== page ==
JACKSONVILLE, Fla. — More than a dozen Florida county clerks say they will stop offering courthouse wedding ceremonies, partly to avoid performing those ceremonies for same-sex couples.
The clerks of court in Duval, Clay and Baker counties say they will have no choice but to issue marriage licenses to same-sex couples starting next week when Florida’s ban on same-sex marriage is set to expire. However, they have decided to end all courthouse weddings to avoid performing those ceremonies for same-sex couples, among other reasons.
The clerks in Santa Rosa and Okaloosa counties also have made similar announcements.
Duval County Clerk of Courts Ronnie Fussell tells The Florida Times-Union that none of his staff members who currently officiate wedding ceremonies felt comfortable performing same-sex weddings.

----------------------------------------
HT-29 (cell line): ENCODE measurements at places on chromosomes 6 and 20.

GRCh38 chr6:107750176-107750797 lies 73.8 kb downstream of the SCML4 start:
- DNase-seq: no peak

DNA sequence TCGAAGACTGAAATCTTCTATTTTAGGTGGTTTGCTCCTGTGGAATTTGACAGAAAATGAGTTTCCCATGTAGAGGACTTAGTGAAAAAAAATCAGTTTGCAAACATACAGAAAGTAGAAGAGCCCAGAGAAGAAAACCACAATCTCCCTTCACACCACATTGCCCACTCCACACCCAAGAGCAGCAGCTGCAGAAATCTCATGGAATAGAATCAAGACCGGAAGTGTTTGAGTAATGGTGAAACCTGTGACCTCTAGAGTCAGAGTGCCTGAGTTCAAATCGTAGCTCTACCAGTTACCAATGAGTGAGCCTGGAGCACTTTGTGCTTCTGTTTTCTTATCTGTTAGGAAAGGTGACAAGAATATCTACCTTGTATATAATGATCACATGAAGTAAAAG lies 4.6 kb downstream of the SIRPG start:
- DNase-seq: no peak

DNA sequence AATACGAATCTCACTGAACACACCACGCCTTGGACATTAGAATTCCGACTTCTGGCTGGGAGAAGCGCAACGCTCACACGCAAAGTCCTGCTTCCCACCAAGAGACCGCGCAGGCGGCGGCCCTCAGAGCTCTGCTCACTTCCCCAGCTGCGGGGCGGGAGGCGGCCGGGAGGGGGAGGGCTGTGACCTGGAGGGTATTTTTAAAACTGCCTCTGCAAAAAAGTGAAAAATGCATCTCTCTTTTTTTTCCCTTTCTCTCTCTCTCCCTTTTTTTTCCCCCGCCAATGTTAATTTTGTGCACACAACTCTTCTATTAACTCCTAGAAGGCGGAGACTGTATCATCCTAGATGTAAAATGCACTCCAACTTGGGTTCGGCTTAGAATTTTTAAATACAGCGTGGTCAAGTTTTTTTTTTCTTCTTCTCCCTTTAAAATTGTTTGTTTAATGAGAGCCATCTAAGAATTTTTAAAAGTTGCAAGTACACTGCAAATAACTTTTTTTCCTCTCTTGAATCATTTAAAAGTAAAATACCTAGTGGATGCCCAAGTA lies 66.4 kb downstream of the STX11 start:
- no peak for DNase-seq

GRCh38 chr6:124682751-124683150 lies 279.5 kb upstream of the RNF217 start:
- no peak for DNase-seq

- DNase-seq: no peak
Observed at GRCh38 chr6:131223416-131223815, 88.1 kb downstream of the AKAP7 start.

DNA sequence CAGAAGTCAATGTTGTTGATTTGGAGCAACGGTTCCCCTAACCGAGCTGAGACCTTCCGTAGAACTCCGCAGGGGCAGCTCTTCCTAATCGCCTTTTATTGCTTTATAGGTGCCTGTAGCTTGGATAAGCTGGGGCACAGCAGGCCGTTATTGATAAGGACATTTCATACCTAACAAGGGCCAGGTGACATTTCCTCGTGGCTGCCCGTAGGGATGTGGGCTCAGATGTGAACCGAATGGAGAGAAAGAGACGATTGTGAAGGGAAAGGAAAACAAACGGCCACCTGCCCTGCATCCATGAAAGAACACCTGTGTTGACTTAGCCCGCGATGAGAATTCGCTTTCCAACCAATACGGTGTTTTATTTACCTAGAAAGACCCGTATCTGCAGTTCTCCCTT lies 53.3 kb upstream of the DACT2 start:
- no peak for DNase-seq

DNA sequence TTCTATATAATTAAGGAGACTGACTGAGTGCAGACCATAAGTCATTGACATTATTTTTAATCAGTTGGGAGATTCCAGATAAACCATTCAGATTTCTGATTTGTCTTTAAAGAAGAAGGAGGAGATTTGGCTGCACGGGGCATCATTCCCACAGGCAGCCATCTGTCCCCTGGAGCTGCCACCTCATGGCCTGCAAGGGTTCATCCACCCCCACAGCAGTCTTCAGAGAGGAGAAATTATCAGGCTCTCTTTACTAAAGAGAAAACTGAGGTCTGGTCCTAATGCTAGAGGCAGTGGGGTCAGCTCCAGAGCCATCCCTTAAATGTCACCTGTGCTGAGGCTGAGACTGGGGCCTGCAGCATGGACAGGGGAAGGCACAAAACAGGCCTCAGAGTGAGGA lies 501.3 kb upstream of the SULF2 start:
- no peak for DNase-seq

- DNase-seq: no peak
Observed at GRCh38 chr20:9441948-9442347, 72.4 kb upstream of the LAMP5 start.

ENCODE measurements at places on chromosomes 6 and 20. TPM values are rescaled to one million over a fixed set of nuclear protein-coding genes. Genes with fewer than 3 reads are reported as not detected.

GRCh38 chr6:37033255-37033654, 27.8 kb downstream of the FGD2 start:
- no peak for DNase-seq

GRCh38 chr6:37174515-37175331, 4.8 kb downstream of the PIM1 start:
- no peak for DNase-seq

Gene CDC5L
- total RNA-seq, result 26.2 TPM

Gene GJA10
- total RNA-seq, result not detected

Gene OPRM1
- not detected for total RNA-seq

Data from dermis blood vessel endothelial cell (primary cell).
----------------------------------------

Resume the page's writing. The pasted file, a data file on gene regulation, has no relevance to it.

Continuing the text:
“It was decided as a team, as an office, this would be what we do so that there wouldn’t be any discrimination,” Fussell said. “The easiest way is to not do them at all.”
Update: The Tampa Bay Times reports that Holmes, Washington, Jackson, Calhoun, Liberty, Franklin, and Pasco counties will also discontinue all courthouse wedding ceremonies.
Wakulla County stopped performing ceremonies in October as a cost-cutting measure. According to Bay County’s website, it no longer offers marriage ceremonies, though it is unclear when that policy was changed.
Nadine Smith, co-founder and chief executive of the gay rights group Equality Florida, said the clerks’ decision was shocking.
“I think it would be outrageous for clerks to change the rules simply because gay couples are getting married,” she said.